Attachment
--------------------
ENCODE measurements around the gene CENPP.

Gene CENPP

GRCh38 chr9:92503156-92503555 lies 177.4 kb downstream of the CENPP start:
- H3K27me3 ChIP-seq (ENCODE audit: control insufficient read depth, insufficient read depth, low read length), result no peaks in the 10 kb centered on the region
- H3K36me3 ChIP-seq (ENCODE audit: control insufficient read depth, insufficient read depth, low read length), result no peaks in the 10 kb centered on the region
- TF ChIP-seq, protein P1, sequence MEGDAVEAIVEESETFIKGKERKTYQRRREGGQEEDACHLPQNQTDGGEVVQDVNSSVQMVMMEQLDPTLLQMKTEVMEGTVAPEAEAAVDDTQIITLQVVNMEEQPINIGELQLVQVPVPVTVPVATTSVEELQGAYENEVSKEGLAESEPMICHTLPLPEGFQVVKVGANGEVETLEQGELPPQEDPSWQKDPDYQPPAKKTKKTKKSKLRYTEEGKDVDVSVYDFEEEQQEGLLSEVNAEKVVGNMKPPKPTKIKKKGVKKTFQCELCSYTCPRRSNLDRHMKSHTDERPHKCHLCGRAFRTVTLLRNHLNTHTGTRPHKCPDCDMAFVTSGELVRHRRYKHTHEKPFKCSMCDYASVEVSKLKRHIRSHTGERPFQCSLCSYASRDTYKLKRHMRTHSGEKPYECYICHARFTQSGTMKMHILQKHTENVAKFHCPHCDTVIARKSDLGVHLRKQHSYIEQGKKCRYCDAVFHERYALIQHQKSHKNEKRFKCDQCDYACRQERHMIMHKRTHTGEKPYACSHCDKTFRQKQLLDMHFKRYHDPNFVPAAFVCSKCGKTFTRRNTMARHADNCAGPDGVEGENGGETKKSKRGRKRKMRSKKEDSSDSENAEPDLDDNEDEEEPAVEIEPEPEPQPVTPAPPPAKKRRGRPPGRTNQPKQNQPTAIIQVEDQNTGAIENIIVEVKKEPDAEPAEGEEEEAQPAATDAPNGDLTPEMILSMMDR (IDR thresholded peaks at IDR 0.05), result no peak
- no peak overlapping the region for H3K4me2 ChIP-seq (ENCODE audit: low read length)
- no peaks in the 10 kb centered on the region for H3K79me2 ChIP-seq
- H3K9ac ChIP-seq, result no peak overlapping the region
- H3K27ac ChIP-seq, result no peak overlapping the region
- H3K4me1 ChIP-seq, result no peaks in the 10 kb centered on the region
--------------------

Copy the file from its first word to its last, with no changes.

ENCODE measurements around the gene CENPP.

Gene CENPP

GRCh38 chr9:92503156-92503555 lies 177.4 kb downstream of the CENPP start:
- H3K27me3 ChIP-seq (ENCODE audit: control insufficient read depth, insufficient read depth, low read length), result no peaks in the 10 kb centered on the region
- H3K36me3 ChIP-seq (ENCODE audit: control insufficient read depth, insufficient read depth, low read length), result no peaks in the 10 kb centered on the region
- TF ChIP-seq, protein P1, sequence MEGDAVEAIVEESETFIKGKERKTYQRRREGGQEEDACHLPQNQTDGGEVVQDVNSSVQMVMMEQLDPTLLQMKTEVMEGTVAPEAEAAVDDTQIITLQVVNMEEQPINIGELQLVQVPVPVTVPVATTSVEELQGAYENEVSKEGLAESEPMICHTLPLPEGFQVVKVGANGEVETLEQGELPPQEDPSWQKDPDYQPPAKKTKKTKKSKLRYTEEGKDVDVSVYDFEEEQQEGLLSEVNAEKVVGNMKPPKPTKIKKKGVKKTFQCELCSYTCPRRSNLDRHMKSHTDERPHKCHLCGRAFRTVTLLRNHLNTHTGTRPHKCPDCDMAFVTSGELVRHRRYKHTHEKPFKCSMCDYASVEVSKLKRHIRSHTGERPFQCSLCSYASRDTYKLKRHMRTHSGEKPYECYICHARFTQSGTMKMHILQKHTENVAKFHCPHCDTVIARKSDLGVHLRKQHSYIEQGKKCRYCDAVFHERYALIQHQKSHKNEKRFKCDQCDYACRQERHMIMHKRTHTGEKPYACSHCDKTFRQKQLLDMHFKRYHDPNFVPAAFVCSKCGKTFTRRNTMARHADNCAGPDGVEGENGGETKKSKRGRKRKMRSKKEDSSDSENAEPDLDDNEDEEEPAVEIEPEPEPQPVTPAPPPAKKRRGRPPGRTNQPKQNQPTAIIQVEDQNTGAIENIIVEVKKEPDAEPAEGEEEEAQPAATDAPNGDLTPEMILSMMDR (IDR thresholded peaks at IDR 0.05), result no peak
- no peak overlapping the region for H3K4me2 ChIP-seq (ENCODE audit: low read length)
- no peaks in the 10 kb centered on the region for H3K79me2 ChIP-seq
- H3K9ac ChIP-seq, result no peak overlapping the region
- H3K27ac ChIP-seq, result no peak overlapping the region
- H3K4me1 ChIP-seq, result no peaks in the 10 kb centered on the region